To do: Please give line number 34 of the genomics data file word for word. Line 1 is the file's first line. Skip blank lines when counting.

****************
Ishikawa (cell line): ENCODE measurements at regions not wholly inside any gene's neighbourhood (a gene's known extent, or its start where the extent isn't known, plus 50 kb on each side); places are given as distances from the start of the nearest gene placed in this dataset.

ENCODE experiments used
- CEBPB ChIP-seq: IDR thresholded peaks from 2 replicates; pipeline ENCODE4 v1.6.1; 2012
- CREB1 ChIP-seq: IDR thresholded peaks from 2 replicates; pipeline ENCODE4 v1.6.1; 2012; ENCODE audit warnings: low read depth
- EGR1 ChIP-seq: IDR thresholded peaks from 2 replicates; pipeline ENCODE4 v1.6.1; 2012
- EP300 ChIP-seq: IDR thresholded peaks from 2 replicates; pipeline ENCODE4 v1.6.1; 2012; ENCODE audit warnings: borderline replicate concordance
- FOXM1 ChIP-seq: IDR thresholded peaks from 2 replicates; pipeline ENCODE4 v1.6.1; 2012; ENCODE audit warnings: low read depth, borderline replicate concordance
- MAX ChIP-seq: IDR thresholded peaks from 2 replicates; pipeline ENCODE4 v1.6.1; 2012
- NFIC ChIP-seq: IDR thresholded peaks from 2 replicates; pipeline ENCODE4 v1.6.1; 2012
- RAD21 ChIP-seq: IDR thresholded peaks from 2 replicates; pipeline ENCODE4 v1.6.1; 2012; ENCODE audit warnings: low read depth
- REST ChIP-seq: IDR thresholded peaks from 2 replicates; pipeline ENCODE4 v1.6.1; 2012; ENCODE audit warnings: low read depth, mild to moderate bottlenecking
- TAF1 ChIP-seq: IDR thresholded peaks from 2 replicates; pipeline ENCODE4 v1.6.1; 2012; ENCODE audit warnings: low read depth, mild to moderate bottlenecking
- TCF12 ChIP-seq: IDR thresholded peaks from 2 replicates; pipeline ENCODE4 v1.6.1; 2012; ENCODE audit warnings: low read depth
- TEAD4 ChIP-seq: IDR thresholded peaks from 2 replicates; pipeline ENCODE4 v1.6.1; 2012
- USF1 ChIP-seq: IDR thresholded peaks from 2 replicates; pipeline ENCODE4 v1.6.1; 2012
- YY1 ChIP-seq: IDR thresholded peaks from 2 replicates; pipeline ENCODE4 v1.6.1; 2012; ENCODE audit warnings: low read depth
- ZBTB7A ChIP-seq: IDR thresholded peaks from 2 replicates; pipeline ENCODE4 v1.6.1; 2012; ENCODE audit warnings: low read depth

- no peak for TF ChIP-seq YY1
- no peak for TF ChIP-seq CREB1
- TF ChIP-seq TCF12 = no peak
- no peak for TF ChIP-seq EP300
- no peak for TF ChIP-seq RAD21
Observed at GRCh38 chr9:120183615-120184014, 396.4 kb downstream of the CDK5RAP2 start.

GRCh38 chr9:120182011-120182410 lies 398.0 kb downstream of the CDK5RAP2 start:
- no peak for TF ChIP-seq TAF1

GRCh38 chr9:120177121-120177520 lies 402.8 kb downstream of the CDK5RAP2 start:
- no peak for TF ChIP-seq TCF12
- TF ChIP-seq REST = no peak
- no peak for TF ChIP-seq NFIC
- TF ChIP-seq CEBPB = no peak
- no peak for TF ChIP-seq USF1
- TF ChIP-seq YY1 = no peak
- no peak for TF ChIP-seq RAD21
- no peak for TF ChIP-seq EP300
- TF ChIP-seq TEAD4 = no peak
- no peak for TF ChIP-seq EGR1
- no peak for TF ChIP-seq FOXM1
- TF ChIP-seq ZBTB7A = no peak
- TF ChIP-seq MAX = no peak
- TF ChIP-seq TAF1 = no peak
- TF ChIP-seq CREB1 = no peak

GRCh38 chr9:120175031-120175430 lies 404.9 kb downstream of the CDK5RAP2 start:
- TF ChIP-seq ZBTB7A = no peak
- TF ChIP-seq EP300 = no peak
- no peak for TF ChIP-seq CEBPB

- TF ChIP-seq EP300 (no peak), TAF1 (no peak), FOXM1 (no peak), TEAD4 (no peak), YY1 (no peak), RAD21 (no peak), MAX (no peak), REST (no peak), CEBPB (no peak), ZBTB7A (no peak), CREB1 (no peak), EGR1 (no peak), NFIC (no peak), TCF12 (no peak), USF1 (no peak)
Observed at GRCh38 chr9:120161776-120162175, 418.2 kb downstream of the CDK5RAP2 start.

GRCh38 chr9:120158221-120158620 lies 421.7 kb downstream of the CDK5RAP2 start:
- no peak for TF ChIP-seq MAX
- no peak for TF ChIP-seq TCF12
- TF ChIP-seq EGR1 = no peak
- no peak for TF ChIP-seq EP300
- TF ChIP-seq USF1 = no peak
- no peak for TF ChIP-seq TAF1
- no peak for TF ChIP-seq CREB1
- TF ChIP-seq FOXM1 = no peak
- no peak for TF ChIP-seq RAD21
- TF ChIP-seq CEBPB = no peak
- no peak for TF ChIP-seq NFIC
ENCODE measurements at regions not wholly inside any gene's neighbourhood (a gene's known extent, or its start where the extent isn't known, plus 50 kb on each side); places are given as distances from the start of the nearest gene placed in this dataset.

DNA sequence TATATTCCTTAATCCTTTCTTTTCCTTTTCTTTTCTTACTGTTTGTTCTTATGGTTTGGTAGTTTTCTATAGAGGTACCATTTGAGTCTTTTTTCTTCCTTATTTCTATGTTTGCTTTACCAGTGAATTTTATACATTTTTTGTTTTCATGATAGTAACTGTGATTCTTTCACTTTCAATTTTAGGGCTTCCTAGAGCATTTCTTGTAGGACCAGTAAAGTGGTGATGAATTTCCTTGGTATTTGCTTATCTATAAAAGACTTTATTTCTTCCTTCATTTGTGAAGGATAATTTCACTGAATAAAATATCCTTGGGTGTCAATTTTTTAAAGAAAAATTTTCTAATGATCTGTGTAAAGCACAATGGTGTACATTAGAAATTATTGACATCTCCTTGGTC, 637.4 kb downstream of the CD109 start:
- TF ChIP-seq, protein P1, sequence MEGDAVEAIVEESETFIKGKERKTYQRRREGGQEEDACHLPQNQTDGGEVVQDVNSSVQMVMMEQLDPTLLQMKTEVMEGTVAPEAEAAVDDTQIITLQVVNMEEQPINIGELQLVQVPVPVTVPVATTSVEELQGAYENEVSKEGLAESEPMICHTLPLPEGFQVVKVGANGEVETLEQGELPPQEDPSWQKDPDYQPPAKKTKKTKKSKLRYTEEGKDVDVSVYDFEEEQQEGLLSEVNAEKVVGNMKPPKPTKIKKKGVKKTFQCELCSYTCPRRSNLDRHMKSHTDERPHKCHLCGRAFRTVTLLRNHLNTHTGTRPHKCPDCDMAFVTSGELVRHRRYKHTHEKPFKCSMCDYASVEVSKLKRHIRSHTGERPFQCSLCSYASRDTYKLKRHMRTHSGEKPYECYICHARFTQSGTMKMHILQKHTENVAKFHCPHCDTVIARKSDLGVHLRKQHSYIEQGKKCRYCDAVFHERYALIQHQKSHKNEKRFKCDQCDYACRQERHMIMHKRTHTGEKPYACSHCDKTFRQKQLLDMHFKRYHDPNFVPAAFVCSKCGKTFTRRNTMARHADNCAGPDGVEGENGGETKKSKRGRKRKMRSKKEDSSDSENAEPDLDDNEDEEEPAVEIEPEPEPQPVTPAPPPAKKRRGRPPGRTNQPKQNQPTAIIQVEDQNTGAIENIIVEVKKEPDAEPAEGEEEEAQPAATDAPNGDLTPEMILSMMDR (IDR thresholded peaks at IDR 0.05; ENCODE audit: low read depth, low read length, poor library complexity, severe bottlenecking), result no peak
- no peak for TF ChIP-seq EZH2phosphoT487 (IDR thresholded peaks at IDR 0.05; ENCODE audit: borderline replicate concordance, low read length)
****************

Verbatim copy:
- no peak for TF ChIP-seq EP300